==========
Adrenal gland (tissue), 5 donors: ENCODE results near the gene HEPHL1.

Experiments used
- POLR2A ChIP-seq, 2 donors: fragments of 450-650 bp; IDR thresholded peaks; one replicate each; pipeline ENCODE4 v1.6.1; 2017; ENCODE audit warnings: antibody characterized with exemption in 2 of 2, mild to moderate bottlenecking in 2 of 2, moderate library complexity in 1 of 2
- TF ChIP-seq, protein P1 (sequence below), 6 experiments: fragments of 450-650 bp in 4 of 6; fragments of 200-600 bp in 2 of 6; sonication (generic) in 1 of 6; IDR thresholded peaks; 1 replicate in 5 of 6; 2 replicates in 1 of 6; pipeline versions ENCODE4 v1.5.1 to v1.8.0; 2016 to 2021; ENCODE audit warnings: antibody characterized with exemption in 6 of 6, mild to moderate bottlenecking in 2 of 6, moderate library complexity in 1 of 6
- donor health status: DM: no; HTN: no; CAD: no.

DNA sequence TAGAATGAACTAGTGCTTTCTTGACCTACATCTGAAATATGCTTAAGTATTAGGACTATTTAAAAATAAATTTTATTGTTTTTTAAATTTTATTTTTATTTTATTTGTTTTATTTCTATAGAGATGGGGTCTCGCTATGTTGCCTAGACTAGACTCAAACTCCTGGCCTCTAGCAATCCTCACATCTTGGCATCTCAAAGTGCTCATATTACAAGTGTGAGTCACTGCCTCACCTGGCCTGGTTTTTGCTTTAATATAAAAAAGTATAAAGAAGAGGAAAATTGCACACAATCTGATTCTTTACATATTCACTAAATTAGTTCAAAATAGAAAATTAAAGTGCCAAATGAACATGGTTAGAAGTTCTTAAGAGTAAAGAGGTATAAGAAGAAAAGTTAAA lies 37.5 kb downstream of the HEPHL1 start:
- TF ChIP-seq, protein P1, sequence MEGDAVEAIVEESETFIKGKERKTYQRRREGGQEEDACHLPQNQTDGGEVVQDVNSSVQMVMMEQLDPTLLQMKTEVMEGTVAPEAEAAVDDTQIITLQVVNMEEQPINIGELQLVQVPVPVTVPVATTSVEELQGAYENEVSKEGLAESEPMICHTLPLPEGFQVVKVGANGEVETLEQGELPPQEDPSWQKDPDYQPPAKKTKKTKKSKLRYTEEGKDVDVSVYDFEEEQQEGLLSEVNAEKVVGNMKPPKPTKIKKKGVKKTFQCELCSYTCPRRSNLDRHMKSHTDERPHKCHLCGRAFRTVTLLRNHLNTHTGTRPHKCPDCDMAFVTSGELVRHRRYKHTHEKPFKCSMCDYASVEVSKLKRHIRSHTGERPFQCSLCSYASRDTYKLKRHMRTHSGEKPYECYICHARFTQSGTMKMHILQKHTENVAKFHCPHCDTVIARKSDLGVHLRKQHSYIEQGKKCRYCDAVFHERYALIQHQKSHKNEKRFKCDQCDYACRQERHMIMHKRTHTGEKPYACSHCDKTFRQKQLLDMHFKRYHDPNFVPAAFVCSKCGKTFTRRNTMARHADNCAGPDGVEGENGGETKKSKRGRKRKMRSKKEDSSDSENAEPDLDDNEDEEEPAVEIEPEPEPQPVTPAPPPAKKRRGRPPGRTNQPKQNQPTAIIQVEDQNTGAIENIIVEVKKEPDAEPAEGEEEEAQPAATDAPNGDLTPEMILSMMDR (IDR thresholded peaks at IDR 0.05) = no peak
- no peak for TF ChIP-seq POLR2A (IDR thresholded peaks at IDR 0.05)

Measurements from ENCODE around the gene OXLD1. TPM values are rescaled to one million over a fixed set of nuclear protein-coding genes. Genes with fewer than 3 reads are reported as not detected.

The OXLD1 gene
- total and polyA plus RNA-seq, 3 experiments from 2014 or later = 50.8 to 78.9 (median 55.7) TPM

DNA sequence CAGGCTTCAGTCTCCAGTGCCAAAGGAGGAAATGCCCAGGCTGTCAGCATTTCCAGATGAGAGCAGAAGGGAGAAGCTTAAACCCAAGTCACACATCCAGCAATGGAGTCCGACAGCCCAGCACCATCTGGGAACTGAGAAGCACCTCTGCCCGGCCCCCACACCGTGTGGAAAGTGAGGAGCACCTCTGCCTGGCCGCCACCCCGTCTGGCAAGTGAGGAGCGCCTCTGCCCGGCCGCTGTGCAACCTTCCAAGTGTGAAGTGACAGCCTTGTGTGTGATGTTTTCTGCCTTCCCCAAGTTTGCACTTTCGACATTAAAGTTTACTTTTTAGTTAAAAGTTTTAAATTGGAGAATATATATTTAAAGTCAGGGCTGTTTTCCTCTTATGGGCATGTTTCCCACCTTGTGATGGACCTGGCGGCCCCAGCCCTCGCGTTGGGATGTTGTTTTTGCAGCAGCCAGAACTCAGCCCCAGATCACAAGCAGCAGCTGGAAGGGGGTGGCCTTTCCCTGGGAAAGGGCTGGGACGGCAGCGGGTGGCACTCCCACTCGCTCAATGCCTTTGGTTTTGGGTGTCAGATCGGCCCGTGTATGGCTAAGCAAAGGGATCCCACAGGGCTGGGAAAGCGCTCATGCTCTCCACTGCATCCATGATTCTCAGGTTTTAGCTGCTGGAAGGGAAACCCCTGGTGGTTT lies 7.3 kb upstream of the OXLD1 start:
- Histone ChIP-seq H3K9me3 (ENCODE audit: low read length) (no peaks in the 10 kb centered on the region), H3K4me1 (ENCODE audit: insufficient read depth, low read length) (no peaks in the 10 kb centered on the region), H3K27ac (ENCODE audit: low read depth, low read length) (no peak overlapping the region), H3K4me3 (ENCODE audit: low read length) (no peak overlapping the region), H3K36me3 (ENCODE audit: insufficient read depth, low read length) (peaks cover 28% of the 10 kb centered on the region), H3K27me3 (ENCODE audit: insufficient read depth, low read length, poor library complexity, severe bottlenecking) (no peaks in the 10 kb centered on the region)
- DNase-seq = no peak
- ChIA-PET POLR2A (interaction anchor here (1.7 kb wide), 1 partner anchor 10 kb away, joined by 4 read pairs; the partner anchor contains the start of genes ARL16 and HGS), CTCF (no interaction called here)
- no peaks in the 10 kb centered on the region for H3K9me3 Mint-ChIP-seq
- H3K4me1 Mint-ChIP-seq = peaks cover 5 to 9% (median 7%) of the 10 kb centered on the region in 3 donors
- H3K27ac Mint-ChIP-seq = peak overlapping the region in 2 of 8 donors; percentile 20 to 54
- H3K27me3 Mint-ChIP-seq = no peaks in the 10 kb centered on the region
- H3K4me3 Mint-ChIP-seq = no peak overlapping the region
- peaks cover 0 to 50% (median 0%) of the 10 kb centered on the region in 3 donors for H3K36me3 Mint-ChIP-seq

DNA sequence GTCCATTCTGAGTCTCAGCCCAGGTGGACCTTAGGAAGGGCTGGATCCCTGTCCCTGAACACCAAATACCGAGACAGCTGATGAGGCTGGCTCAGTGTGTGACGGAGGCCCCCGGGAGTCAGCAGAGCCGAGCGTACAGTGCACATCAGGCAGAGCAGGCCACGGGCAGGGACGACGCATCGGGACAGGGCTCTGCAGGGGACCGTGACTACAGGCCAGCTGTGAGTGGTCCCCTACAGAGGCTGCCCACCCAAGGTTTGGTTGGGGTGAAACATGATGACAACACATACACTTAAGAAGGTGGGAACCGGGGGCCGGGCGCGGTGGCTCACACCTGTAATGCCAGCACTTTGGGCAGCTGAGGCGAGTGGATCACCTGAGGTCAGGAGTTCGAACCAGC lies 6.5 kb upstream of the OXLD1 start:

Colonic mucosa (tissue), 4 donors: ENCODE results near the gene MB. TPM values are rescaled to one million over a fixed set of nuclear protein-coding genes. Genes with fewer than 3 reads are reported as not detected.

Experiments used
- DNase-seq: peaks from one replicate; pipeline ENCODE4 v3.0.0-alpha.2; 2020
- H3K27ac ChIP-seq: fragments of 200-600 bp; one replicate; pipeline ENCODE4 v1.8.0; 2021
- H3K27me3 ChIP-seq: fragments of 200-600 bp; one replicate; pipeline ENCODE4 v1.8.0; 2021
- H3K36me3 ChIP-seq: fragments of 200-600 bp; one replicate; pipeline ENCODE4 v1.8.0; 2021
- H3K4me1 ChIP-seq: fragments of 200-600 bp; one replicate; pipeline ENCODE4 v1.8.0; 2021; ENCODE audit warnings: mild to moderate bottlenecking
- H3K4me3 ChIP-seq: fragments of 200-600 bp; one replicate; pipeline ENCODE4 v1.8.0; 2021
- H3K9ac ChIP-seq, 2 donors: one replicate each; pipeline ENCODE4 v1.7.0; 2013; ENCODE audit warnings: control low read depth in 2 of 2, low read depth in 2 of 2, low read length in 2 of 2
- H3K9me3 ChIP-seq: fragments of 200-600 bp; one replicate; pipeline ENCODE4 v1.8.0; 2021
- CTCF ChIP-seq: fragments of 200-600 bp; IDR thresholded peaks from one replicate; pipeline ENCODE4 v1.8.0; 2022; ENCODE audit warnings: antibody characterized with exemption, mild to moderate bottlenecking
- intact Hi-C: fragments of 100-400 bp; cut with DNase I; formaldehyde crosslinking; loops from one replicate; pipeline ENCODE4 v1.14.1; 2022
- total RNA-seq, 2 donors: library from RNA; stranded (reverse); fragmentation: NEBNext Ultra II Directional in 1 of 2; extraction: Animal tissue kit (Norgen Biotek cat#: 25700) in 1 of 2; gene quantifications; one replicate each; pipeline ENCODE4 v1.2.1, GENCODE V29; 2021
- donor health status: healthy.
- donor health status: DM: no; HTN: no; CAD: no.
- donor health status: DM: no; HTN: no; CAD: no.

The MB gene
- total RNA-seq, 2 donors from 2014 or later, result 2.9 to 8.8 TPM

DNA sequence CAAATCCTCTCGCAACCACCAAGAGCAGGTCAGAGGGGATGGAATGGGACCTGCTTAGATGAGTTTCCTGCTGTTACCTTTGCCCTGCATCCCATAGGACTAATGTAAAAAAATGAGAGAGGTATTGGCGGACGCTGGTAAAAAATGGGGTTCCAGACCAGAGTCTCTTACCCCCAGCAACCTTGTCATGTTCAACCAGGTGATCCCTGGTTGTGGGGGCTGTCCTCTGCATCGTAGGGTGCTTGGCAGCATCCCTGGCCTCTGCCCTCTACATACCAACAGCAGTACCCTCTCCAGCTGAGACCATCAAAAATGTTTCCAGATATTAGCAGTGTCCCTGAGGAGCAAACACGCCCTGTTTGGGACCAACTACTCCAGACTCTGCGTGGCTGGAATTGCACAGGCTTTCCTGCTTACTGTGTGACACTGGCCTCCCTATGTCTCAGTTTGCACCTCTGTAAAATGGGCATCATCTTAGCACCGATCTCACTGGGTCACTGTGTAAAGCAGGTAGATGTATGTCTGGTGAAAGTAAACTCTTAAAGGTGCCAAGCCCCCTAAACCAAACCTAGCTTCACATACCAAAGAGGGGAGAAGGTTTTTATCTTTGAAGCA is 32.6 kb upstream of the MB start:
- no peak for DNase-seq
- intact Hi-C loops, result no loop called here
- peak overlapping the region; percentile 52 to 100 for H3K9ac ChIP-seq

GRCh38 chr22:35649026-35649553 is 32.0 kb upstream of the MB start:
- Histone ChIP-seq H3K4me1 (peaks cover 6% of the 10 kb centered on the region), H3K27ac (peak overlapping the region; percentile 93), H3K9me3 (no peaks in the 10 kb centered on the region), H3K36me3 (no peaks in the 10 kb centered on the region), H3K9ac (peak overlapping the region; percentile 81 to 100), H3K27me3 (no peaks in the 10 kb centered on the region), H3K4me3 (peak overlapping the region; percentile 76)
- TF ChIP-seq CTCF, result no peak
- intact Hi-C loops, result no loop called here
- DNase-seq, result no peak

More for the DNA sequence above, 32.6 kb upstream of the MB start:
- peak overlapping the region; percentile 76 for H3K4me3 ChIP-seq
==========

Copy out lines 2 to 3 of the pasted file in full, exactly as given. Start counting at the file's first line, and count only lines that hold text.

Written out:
Experiments used
- POLR2A ChIP-seq, 2 donors: fragments of 450-650 bp; IDR thresholded peaks; one replicate each; pipeline ENCODE4 v1.6.1; 2017; ENCODE audit warnings: antibody characterized with exemption in 2 of 2, mild to moderate bottlenecking in 2 of 2, moderate library complexity in 1 of 2